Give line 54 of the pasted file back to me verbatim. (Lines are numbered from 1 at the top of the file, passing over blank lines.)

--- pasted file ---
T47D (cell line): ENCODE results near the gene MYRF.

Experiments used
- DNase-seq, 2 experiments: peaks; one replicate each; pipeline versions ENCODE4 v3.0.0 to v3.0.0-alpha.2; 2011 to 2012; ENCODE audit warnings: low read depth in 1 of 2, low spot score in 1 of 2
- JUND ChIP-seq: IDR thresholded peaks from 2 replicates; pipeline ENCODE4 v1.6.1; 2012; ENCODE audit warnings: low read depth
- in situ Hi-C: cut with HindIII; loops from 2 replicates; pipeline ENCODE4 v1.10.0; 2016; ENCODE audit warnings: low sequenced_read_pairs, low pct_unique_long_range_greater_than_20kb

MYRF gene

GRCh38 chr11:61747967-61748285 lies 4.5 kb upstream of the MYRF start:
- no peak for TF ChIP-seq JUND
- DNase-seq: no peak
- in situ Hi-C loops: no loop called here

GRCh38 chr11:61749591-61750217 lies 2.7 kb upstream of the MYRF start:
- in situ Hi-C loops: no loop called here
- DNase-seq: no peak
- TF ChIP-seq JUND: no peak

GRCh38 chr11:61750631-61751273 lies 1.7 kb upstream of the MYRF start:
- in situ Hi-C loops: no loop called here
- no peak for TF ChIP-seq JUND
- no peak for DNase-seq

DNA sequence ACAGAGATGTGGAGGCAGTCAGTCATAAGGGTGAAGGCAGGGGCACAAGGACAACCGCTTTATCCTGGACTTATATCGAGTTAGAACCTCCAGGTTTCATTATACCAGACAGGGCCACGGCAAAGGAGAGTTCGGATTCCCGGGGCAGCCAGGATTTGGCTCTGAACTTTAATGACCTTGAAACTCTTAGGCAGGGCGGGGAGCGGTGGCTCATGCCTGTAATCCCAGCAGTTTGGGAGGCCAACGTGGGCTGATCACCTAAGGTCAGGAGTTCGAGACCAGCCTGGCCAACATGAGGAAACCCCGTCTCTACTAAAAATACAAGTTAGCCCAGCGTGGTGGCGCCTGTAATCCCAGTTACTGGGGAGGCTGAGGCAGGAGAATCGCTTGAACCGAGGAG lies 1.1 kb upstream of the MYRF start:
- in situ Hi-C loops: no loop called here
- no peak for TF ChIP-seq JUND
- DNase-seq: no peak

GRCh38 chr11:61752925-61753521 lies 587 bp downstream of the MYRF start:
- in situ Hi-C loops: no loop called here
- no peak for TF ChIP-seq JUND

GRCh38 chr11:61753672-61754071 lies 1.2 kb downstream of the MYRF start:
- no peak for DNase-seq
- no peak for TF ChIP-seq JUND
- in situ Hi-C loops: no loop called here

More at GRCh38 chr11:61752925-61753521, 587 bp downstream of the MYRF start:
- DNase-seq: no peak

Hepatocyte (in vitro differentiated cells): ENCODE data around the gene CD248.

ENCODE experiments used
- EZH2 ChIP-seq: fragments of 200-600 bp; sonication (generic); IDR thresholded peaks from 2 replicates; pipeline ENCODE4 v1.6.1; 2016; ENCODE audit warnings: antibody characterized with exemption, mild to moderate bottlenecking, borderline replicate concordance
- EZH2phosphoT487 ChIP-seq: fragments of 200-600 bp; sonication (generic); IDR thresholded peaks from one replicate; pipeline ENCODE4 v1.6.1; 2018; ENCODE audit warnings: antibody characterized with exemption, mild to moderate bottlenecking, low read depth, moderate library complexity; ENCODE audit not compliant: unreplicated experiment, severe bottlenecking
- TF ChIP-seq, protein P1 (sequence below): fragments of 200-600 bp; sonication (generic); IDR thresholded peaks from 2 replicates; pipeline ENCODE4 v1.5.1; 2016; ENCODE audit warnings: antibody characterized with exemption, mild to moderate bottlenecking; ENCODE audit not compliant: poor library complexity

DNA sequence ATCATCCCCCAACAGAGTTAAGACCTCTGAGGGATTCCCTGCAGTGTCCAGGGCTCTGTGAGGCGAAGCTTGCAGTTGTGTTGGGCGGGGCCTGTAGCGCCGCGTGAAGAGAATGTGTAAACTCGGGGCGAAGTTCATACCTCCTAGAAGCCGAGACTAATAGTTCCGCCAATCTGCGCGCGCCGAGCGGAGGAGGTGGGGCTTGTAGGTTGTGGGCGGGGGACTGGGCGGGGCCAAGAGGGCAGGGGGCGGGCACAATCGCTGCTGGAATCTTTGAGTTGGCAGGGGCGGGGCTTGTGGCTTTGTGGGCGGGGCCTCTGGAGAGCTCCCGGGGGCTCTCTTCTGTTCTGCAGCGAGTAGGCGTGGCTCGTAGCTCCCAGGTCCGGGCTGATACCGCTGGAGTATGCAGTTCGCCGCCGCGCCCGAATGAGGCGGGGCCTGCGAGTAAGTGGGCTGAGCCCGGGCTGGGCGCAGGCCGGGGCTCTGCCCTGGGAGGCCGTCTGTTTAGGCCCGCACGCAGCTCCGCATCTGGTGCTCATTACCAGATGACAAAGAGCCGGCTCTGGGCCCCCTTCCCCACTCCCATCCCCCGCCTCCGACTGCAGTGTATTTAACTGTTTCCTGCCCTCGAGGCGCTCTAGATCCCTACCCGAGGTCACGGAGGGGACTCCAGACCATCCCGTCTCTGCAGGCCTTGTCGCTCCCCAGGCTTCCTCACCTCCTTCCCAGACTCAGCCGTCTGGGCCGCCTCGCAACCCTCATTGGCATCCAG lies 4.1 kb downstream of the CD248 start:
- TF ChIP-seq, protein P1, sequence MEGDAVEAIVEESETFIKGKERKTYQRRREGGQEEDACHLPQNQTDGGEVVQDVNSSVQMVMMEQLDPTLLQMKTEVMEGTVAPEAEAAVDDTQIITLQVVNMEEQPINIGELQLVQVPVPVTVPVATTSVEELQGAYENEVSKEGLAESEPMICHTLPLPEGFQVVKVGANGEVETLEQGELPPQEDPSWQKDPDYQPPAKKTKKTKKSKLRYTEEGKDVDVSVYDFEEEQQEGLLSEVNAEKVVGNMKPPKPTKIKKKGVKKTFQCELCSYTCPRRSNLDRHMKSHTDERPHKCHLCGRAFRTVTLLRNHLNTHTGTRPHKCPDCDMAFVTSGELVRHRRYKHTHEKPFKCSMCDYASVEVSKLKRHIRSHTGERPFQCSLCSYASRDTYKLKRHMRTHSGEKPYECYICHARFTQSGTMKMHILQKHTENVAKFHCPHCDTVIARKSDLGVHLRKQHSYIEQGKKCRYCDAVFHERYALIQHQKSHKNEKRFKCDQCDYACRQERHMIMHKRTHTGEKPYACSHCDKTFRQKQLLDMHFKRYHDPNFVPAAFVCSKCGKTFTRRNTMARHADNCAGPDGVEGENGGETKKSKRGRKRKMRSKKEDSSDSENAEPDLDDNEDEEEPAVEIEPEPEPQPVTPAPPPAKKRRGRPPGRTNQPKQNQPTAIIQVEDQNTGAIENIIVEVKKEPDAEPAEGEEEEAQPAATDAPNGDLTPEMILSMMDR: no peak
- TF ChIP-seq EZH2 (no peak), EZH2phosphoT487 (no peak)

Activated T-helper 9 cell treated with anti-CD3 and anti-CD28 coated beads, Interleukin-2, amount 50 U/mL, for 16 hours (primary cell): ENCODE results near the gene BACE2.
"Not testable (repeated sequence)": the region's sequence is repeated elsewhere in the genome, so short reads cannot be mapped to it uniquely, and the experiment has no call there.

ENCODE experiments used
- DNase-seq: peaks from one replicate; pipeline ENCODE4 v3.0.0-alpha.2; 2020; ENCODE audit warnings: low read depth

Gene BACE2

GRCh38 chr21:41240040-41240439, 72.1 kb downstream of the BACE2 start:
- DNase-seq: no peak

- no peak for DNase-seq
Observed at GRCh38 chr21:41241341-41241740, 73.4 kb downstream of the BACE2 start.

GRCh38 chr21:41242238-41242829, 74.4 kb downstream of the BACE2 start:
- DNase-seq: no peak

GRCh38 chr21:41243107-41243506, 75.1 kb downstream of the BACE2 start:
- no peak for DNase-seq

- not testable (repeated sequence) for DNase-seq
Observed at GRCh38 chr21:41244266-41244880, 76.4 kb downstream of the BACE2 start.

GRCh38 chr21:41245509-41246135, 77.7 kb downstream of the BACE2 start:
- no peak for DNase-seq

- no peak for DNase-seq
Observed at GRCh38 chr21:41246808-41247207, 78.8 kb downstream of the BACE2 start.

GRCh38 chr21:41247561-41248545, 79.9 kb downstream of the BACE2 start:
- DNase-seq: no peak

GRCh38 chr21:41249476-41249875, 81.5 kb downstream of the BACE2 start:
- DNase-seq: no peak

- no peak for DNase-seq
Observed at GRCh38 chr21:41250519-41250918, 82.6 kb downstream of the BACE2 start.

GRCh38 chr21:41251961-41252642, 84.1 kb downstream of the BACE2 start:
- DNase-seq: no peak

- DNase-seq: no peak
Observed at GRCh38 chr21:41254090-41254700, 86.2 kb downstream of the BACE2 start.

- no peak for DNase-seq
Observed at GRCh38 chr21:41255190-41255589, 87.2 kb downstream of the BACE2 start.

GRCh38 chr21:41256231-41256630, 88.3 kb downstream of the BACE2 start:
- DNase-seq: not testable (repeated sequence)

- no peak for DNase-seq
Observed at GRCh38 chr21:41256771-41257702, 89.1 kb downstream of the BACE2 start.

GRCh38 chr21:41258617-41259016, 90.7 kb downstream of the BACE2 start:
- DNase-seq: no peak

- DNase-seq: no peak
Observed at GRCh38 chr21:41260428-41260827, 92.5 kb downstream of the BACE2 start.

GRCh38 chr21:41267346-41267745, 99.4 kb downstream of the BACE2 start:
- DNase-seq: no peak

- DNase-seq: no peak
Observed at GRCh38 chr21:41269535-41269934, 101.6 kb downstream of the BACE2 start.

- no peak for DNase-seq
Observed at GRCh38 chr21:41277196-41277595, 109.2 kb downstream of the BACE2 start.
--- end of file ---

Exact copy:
Observed at GRCh38 chr21:41244266-41244880, 76.4 kb downstream of the BACE2 start.